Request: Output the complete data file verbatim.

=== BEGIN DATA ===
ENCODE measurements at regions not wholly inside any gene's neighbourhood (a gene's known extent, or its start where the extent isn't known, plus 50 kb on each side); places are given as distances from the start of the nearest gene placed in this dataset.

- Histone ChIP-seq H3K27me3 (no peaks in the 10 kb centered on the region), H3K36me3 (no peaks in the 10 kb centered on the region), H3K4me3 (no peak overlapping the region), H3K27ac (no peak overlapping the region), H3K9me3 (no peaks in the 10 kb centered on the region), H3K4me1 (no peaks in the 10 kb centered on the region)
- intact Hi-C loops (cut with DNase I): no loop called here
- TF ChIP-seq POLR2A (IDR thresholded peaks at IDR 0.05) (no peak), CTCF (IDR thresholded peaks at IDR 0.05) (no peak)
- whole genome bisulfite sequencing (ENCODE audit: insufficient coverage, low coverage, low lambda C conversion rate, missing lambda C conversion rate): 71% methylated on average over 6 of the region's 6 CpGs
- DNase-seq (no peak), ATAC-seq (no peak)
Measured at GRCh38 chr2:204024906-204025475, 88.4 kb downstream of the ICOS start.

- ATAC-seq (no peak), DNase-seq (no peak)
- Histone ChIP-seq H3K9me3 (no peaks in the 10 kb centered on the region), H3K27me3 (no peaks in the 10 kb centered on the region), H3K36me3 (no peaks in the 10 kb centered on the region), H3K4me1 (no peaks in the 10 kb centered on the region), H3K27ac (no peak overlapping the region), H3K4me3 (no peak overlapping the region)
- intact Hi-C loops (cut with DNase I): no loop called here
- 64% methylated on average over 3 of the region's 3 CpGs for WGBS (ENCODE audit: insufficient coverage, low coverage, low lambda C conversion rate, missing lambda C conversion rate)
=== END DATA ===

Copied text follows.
ENCODE measurements at regions not wholly inside any gene's neighbourhood (a gene's known extent, or its start where the extent isn't known, plus 50 kb on each side); places are given as distances from the start of the nearest gene placed in this dataset.

- Histone ChIP-seq H3K27me3 (no peaks in the 10 kb centered on the region), H3K36me3 (no peaks in the 10 kb centered on the region), H3K4me3 (no peak overlapping the region), H3K27ac (no peak overlapping the region), H3K9me3 (no peaks in the 10 kb centered on the region), H3K4me1 (no peaks in the 10 kb centered on the region)
- intact Hi-C loops (cut with DNase I): no loop called here
- TF ChIP-seq POLR2A (IDR thresholded peaks at IDR 0.05) (no peak), CTCF (IDR thresholded peaks at IDR 0.05) (no peak)
- whole genome bisulfite sequencing (ENCODE audit: insufficient coverage, low coverage, low lambda C conversion rate, missing lambda C conversion rate): 71% methylated on average over 6 of the region's 6 CpGs
- DNase-seq (no peak), ATAC-seq (no peak)
Measured at GRCh38 chr2:204024906-204025475, 88.4 kb downstream of the ICOS start.

- ATAC-seq (no peak), DNase-seq (no peak)
- Histone ChIP-seq H3K9me3 (no peaks in the 10 kb centered on the region), H3K27me3 (no peaks in the 10 kb centered on the region), H3K36me3 (no peaks in the 10 kb centered on the region), H3K4me1 (no peaks in the 10 kb centered on the region), H3K27ac (no peak overlapping the region), H3K4me3 (no peak overlapping the region)
- intact Hi-C loops (cut with DNase I): no loop called here
- 64% methylated on average over 3 of the region's 3 CpGs for WGBS (ENCODE audit: insufficient coverage, low coverage, low lambda C conversion rate, missing lambda C conversion rate)